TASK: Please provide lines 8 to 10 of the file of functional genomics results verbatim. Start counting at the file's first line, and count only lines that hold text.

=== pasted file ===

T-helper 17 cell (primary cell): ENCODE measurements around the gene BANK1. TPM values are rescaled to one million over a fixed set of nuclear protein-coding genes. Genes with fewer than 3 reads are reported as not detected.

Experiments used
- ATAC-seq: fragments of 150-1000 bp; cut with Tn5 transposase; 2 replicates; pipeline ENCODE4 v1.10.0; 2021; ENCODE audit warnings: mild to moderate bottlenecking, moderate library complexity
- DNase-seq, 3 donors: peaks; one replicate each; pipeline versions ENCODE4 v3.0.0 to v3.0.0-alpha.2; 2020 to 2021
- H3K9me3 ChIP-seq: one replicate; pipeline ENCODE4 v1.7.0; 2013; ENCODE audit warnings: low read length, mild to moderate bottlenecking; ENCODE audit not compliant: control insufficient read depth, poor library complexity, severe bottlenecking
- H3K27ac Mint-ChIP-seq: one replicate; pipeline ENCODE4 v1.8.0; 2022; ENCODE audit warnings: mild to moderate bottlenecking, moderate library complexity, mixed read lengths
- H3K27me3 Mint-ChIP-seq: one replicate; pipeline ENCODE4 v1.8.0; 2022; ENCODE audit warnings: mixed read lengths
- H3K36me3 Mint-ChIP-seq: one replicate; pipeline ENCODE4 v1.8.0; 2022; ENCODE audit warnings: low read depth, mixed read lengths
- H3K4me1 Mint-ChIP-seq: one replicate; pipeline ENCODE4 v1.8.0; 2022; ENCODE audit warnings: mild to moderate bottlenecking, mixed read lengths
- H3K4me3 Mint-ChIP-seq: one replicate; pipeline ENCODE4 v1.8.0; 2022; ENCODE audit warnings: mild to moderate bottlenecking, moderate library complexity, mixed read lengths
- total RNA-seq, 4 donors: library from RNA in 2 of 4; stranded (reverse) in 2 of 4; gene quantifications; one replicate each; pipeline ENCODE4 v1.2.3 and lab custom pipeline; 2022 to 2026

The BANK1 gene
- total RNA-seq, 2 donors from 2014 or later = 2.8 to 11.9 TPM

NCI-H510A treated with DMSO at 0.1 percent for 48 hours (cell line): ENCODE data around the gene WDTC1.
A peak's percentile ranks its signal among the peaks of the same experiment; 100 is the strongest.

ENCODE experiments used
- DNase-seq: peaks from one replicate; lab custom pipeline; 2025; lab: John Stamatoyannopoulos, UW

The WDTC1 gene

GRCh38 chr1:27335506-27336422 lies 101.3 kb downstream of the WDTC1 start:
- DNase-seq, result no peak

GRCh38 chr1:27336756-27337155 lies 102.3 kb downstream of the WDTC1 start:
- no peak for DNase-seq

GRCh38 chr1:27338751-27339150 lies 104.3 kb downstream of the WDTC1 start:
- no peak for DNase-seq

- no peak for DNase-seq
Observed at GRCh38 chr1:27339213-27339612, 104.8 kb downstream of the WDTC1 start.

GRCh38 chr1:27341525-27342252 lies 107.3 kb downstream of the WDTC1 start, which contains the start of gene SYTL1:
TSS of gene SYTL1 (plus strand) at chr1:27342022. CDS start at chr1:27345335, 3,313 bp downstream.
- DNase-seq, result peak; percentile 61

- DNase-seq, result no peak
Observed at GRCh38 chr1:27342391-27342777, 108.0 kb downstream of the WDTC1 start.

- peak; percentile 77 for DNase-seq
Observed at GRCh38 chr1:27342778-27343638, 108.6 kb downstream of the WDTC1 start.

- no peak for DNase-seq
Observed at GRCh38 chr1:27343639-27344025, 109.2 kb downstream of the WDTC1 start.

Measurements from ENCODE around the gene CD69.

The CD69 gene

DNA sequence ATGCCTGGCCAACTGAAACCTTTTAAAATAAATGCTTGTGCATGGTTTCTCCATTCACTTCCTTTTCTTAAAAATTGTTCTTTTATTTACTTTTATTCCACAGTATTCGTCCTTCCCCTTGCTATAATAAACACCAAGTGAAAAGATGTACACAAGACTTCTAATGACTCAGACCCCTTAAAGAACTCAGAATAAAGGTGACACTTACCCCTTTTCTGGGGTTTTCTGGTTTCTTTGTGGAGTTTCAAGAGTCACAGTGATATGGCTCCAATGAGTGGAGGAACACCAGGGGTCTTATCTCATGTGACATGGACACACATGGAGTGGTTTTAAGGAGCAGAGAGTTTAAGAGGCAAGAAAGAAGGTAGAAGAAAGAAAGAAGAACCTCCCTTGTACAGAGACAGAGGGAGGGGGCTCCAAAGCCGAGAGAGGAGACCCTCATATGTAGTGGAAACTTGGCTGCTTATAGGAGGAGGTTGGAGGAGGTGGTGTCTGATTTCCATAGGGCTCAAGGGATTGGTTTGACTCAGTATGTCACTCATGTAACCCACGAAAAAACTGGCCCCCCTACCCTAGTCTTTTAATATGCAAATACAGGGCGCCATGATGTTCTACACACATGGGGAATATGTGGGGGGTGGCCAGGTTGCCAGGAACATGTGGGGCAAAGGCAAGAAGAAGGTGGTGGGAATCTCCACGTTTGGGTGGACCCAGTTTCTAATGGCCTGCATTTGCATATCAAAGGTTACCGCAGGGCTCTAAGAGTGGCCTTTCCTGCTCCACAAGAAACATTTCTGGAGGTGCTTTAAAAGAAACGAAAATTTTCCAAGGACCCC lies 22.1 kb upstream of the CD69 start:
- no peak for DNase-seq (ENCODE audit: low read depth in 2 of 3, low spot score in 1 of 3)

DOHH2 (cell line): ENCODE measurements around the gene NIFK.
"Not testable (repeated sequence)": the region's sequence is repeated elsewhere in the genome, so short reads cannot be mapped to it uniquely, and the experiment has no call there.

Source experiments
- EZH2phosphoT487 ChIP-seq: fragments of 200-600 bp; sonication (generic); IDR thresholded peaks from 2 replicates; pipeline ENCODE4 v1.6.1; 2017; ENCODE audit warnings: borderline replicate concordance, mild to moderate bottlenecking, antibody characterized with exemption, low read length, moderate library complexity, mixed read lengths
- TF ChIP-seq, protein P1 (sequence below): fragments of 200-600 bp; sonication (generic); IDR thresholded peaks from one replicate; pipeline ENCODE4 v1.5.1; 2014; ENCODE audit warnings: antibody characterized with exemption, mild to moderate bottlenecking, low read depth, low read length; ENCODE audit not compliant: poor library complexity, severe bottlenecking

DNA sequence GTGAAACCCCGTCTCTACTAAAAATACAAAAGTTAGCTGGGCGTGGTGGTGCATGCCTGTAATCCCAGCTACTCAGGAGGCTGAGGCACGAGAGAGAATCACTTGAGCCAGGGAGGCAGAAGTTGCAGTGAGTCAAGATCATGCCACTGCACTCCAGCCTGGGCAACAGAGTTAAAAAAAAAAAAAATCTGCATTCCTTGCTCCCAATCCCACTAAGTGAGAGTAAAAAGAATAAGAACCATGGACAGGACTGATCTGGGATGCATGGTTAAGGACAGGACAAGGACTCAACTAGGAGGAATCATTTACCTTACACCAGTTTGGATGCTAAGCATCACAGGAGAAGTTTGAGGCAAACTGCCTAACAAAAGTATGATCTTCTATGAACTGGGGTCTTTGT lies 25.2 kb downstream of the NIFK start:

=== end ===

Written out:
- H3K36me3 Mint-ChIP-seq: one replicate; pipeline ENCODE4 v1.8.0; 2022; ENCODE audit warnings: low read depth, mixed read lengths
- H3K4me1 Mint-ChIP-seq: one replicate; pipeline ENCODE4 v1.8.0; 2022; ENCODE audit warnings: mild to moderate bottlenecking, mixed read lengths
- H3K4me3 Mint-ChIP-seq: one replicate; pipeline ENCODE4 v1.8.0; 2022; ENCODE audit warnings: mild to moderate bottlenecking, moderate library complexity, mixed read lengths